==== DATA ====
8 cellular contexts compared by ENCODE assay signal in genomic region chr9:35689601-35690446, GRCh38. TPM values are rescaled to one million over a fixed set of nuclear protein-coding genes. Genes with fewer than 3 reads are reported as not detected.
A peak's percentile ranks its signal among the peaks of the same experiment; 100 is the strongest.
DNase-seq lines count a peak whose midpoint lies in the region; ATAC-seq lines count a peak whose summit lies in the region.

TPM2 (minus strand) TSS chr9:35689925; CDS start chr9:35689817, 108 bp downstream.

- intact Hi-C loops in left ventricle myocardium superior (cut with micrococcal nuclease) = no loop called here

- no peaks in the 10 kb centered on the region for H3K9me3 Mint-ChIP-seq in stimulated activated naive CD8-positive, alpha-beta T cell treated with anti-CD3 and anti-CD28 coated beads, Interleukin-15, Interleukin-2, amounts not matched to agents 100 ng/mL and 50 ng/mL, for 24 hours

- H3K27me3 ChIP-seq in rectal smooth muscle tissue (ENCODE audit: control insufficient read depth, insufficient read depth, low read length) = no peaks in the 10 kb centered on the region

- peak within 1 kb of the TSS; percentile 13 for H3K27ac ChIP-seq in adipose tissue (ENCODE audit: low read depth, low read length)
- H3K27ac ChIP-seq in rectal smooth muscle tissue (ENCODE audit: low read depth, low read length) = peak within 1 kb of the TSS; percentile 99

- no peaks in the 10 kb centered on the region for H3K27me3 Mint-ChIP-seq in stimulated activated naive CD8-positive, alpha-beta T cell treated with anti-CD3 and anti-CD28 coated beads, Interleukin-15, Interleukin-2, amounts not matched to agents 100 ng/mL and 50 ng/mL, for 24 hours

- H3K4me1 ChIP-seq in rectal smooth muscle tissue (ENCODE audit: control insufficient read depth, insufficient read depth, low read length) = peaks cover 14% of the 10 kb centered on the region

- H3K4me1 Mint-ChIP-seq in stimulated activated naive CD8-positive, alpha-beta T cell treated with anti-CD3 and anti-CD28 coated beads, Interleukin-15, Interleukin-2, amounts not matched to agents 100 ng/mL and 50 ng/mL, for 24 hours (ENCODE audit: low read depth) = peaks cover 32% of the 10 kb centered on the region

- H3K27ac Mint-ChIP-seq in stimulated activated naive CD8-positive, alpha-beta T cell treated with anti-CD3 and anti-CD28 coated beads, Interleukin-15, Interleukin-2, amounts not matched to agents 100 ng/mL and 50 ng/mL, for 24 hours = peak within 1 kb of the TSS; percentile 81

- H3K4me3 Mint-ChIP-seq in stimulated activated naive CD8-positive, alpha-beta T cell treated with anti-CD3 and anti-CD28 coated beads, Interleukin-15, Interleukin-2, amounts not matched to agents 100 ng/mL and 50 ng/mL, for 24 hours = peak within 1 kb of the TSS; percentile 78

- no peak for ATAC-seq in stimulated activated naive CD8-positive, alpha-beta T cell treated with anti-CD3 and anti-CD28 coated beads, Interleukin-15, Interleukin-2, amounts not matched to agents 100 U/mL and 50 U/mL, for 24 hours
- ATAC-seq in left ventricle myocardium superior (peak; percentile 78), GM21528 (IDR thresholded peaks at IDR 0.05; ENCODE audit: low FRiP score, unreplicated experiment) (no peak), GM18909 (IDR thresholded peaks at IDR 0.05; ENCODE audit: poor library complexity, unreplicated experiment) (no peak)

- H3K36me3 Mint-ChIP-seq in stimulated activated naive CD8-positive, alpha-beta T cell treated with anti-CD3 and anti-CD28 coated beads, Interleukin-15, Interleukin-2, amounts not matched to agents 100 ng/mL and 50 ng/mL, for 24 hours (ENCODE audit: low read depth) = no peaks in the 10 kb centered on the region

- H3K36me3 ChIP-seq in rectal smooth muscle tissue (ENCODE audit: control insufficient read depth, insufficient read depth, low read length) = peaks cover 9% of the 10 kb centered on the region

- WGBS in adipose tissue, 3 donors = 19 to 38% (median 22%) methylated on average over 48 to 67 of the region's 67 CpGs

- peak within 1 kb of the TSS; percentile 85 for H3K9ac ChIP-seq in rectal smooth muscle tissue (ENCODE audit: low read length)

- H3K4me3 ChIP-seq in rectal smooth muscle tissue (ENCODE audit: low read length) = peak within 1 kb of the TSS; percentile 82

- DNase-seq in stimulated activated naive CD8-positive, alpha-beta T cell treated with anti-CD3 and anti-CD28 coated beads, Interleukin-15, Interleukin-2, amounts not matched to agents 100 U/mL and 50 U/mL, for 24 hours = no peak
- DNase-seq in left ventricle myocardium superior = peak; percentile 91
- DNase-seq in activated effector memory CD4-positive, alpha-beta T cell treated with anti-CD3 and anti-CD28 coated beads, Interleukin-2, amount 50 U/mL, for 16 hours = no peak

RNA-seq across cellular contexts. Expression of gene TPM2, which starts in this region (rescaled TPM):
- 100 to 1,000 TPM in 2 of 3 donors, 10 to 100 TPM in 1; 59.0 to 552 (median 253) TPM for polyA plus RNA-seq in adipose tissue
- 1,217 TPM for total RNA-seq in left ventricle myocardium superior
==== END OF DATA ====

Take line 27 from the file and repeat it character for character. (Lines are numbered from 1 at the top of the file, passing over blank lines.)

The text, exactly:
- 1,217 TPM for total RNA-seq in left ventricle myocardium superior